What are guidelines on the treatment of breast cancer in young women?

Updated: Feb 04, 2021
  • Author: Pavani Chalasani, MD, MPH; Chief Editor: John V Kiluk, MD, FACS  more...
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Guidelines on the management of breast cancer in young women from the European School of Oncology (ESO) and the European Society of Medical Oncologists (ESMO), and endorsed by the European Society of Breast Specialists (EUSOMA), include 75 statements. [190] Among them are the following recommendations:

  • There is no clear role for routine screening by any imaging technique for early breast cancer detection in healthy, average-risk young women. However, in young women with a cancer predisposition syndrome (germline mutation in a known cancer predisposition gene), significant family history, or prior personal history of ionizing radiation to the chest, consideration may be given to screening breast MRI.
  • In young women with the diagnosis of either invasive disease or preinvasive lesions who are not high-risk mutation carriers, there is no evidence that performing risk-reducing bilateral mastectomy leads to improved overall survival (OS)
  • In patients with triple-negative breast cancer (TNBC) or BRCA-associated tumors, the incorporation of platinum agents increases pathologic complete response (pCR) rates and may be considered when neoadjuvant chemotherapy is indicated. Data on the impact of incremental increases in pCR on long-term outcome are inconclusive.
  • The use of platinum derivatives has potential additional impact on fertility and increased toxicity that may compromise standard duration and dosing of systemic treatment, and this needs to be clearly communicated to patients.
  • For patients with TNBC not achieving a pCR after standard neoadjuvant regimens, the routine addition of adjuvant chemotherapy (such as capecitabine or metronomiccyclophosphamide and methotrexate [CM]) is not recommended; however, it may be considered in highly selected patients, as in other age groups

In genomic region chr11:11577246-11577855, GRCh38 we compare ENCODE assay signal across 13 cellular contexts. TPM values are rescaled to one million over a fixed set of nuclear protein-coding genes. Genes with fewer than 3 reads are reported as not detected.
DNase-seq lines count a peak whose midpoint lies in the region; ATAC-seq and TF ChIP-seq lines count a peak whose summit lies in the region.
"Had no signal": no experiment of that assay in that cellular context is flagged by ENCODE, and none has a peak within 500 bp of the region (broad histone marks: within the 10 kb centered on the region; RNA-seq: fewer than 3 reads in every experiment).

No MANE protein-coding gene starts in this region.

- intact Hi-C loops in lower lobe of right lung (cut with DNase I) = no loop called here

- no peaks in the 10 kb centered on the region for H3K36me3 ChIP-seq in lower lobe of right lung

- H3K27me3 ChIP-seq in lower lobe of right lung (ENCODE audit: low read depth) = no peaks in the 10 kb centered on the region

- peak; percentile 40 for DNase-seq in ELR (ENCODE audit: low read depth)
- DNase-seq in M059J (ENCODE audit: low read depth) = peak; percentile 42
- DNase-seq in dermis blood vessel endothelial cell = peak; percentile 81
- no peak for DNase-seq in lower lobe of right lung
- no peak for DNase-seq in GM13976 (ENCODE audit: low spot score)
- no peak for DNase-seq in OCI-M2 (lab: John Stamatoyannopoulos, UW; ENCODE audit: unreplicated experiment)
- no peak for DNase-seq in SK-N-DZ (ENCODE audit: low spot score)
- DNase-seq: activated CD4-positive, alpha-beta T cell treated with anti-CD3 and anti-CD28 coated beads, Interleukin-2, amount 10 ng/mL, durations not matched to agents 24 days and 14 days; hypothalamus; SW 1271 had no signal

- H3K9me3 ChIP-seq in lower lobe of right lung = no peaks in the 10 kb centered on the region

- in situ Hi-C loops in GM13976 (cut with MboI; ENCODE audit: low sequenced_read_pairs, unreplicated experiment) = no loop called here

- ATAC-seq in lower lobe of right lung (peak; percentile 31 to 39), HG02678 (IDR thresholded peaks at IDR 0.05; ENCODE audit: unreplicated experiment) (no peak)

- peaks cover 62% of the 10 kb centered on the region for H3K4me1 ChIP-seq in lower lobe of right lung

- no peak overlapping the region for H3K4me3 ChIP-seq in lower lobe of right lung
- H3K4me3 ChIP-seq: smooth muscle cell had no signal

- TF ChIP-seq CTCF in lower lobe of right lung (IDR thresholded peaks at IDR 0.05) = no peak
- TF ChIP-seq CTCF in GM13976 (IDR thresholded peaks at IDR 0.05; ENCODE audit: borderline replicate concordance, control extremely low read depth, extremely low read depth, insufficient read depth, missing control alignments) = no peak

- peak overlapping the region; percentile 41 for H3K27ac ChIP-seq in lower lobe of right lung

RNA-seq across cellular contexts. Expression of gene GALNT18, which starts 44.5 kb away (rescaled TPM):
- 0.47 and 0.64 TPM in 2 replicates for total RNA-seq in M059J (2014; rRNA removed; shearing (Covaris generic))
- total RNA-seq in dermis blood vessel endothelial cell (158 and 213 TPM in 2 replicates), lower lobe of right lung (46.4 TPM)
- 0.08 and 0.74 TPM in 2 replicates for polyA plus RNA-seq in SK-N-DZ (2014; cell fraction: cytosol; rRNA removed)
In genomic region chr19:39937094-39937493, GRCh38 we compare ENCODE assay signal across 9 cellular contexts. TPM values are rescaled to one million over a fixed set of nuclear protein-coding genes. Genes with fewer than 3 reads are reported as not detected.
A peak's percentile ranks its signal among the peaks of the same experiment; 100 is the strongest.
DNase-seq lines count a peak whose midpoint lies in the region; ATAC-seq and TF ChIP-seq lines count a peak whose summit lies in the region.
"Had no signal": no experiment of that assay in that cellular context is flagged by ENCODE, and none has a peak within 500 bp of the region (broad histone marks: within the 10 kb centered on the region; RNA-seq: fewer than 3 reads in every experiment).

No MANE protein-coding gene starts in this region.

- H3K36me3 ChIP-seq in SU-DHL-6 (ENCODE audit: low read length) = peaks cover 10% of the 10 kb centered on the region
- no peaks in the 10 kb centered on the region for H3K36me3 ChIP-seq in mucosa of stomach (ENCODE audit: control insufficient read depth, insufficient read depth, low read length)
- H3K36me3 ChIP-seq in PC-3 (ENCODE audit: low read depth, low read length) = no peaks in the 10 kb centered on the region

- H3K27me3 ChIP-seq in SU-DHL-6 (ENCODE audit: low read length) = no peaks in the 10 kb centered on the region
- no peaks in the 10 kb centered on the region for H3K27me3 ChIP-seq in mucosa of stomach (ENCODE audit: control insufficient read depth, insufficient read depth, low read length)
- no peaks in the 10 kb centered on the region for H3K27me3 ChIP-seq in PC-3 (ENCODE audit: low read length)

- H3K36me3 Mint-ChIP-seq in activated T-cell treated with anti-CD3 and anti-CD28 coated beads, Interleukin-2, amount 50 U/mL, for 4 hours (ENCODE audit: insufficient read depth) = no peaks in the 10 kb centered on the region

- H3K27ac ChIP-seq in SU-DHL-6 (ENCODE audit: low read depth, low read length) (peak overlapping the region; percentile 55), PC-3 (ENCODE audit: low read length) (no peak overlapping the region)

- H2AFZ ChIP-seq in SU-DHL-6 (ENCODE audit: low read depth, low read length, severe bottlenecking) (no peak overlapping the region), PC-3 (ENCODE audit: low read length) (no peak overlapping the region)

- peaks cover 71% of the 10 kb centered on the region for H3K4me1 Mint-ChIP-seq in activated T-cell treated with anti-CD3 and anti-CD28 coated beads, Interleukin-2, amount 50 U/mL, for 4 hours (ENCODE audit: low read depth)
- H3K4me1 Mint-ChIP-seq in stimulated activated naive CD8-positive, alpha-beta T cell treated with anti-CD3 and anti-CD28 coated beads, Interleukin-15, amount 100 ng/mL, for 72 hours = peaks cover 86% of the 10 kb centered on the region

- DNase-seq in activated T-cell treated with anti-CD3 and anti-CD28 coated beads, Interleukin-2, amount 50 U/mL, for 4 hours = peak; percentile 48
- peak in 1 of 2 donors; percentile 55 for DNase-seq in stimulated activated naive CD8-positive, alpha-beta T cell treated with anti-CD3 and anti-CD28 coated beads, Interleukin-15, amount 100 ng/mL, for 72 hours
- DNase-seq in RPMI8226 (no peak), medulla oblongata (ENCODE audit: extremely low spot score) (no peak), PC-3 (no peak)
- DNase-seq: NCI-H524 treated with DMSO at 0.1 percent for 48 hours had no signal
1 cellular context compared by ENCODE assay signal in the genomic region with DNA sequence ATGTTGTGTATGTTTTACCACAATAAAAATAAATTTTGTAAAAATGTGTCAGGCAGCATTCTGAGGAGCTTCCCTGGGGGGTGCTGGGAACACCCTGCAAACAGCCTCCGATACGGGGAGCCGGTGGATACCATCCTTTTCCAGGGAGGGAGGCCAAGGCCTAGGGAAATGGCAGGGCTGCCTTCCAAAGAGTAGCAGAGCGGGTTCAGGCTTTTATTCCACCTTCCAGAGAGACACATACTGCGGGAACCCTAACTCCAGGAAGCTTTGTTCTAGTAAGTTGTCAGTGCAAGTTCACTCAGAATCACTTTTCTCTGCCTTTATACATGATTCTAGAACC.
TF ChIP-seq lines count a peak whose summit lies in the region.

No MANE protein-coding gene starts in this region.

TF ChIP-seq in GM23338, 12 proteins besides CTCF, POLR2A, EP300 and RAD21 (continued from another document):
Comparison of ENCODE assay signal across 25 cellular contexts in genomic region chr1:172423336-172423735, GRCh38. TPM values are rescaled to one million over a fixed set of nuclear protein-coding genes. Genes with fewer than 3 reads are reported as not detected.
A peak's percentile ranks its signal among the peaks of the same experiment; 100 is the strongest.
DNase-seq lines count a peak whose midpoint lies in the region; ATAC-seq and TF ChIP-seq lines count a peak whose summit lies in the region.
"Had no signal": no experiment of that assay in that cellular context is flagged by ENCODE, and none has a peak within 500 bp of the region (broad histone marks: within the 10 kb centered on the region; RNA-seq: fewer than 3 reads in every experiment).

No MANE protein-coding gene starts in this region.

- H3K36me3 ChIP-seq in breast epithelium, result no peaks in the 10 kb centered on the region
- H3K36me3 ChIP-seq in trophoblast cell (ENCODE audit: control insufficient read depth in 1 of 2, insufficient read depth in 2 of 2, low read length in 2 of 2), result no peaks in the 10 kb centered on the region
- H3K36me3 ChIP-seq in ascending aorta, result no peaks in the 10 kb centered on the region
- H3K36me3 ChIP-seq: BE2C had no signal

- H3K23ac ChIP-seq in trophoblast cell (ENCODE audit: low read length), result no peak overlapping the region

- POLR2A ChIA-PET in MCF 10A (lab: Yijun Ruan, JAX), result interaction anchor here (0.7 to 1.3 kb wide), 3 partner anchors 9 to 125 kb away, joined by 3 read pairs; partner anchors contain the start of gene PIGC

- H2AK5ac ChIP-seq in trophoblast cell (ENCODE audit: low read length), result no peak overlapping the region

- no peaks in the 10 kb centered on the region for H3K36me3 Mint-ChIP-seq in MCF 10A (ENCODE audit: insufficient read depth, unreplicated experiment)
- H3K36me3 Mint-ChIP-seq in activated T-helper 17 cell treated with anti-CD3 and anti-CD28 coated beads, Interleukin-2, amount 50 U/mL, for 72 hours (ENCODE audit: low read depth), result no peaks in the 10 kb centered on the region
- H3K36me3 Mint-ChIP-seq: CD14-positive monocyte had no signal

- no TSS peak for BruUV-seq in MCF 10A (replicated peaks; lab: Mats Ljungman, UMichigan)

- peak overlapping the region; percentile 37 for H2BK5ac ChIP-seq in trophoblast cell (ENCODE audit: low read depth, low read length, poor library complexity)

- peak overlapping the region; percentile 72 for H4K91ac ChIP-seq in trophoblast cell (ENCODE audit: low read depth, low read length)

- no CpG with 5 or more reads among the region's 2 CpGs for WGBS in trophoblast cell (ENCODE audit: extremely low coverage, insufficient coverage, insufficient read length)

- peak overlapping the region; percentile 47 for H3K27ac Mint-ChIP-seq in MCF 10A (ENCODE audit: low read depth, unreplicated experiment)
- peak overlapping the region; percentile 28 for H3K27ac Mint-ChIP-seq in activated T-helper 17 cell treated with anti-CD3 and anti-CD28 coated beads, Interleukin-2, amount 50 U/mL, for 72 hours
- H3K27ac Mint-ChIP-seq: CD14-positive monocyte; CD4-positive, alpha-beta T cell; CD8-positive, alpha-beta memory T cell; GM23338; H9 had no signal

• It is recommended that young women with ER-positive advanced breast cancer have adequate ovarian suppression or ablation and then be treated in the same way as postmenopausal women with endocrine agents and targeted therapies, such as an aromatase inhibitor or fulvestrant plus a cyclin-dependent kinase (CDK) 4/6 inhibitor or exemestane with everolimus.
  • Olaparib monotherapy may be considered in women with advanced breast cancer harboring a germline BRCA mutation in early lines of therapy.
  • All patients with hormone receptor–positive disease should receive adjuvant endocrine therapy (ET). Tamoxifen alone for 5 years is indicated for low-risk patients. Tamoxifen for 10 years should be considered in high-risk patients, if tolerated. The addition of a gonadotropin-releasing hormone (GnRH) agonist (or ovarian ablation) to tamoxifen is indicated in patients at higher risk who remain premenopausal after chemotherapy.
  • Young women with stage I or II breast cancer who cannot take tamoxifen (due to contraindications or severe side effects) may receive a GnRH agonist alone, oophorectomy, or an aromatase inhibitor + GnRH agonist.

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